http://www.humantransit.org/2010/03/illusions-of-travel-time-in-transit-promotion.html

  • Spokker

    The San Bernardino Line has close to hourly service on weekdays all day. Look at the schedule here: http://www.metrolinktrains.com/schedules/html.php?id=984

    They just took out a couple round-trips though due to the state budget crunch.

  • Joseph E

    @Carter R,
    I understand the value of frequent and reliable service; I think that’s why people are excited about this, and did not want Metrolink on the same corridor.

    But there is no reason Metrolink could not run trains every 15 minutes if it had 2 tracks most of the way. Even with short one-track segments 4 trains per hour is not unimaginable, and with two tracks the whole way Metrolink could also choose to run limited-stop or express trains from points farther east.

    Metro tickets are still only $1.50, compared to higher Metrolink prices, but the price disparity is largely a result of different political structures. Metro should probably charge $5 one way from Long Beach to Los Angeles, but charge only $1 for short hops. If the TAP card system is every fully implemented, we may see that sort of fairer pricing, which will make Metrolink more integrated with the rest of the transit system

  • Spokker

    If Metrolink wants to run 4 trains per hour all day they could invest in FRA-compliant DMUs that are less expensive to operate than the behemoths they send down the tracks now. No way are you going to fill up a current Metrolink train in the middle of the day.

    The Long Island Railroad was thinking about DMUs for some branch lines.

  • Spokker

    Imagine something like this rolling on the San Bernardino Line: http://www.railpictures.net/viewphoto.php?id=61523&nseq=11

  • Re: Those FRA-compliant DMUs: I more-or-less TTIAGI but I RHNIWYA talking about. Always DMUs follow TLA rules, whether FRA-compliant or JRDMUs, no? If YWTPTUWYTA the ASOTATFTYUI!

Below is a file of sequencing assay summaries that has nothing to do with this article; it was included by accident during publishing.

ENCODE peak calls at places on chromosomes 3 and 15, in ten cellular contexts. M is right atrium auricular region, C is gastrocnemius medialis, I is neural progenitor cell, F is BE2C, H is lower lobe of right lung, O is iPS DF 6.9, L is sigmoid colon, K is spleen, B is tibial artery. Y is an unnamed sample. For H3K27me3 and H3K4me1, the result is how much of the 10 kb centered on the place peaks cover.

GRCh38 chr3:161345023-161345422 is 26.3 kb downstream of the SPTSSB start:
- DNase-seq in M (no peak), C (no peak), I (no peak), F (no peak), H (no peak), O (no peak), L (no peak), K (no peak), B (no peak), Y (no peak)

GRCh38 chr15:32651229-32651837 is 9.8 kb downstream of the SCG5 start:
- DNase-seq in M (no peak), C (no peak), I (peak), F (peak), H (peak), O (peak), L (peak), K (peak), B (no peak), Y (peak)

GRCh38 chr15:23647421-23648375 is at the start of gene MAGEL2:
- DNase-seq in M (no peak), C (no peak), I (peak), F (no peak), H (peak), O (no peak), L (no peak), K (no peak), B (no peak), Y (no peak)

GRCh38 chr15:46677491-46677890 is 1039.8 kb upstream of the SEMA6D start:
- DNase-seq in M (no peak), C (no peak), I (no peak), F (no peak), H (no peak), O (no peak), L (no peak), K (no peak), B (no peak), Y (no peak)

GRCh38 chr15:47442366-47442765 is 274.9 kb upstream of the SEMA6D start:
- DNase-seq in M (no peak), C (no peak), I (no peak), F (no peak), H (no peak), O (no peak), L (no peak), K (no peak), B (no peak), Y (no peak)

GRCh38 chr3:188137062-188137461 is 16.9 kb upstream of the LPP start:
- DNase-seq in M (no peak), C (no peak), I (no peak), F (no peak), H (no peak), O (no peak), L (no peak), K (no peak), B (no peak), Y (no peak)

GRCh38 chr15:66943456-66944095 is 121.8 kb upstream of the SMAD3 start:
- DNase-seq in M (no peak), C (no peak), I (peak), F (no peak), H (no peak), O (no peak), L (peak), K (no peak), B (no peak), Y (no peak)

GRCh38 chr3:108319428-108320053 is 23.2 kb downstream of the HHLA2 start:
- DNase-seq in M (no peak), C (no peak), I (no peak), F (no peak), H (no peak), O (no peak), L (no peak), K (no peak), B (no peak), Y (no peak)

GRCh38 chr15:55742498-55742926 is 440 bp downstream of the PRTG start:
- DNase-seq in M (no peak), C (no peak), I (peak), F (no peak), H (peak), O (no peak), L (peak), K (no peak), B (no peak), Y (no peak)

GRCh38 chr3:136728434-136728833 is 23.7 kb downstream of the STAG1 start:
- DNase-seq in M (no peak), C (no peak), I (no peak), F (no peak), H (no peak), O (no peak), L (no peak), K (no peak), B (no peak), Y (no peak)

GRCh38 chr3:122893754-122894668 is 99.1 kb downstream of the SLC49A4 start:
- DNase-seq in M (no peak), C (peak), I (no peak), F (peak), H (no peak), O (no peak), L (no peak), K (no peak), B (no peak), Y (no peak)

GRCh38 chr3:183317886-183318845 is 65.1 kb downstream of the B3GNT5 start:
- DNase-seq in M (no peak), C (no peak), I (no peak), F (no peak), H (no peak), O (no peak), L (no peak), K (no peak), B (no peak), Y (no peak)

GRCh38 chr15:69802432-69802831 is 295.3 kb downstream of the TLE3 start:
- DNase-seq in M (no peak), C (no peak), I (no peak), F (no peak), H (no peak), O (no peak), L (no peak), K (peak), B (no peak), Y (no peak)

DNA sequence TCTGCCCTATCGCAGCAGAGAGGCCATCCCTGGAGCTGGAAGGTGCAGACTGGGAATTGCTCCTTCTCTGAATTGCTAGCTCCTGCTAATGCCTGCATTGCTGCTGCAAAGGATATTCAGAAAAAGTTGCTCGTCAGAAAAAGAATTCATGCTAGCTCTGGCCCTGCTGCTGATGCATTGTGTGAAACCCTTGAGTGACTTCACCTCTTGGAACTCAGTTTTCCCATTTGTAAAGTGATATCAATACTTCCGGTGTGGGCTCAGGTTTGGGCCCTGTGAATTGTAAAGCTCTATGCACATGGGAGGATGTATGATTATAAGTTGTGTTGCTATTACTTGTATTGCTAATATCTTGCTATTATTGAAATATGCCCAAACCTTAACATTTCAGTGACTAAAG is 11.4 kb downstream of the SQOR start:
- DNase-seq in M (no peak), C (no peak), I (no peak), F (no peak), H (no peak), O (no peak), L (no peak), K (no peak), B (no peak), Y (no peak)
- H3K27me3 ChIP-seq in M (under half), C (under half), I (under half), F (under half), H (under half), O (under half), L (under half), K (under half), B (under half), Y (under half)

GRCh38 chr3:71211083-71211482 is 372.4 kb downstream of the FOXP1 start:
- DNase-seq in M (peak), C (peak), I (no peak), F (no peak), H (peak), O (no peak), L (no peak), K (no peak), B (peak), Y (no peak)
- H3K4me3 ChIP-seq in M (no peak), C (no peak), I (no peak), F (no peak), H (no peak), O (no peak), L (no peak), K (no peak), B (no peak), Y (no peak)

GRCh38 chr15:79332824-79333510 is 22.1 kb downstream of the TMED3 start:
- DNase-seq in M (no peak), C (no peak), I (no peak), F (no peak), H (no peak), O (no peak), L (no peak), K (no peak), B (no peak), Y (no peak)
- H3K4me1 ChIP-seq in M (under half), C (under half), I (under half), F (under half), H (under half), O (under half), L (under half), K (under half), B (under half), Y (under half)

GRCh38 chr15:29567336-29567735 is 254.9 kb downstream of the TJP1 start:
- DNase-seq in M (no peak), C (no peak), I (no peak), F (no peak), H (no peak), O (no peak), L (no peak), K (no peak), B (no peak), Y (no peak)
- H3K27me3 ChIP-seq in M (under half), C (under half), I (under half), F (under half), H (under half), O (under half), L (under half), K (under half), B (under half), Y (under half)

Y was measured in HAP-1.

• Diesel Mobile Units (DMUs) are an interesting idea, although after seeing the Sprinters in north San Diego County (done with a bloated budget, noisy and achingly slow at best versus the express buses they replaced) I would hope we find out what NCTD did wrong before we undertake that technology.

    From the start the folks out there have been adament light rail or nothing. Especially they seem hell bent to not have Metrolink.

    “Hooray, despite ourselves it’ll go to at least Azusa”.

  • Spokker

    The UK has had a good experience with DMUs. We would operate something like what they have except with low-floor boarding and an FRA-compliant build.

    Unless Metrolink wants to try for an FRA waiver. Perhaps they could pull it off if they install PTC on that line.

  • Erik G.

    I’ll be very surprised if the Gold Line ever goes east of LaVerne/North Pomona.

    Why? Because east of there the ROW will be shared with the Metrolink San Bernardino Line, and I do not see how four tracks can be shoved into places that today only have one.

    Plus, wouldn’t light rail be more helpful for redevelopment in dowtown Pomona and downtown Ontario?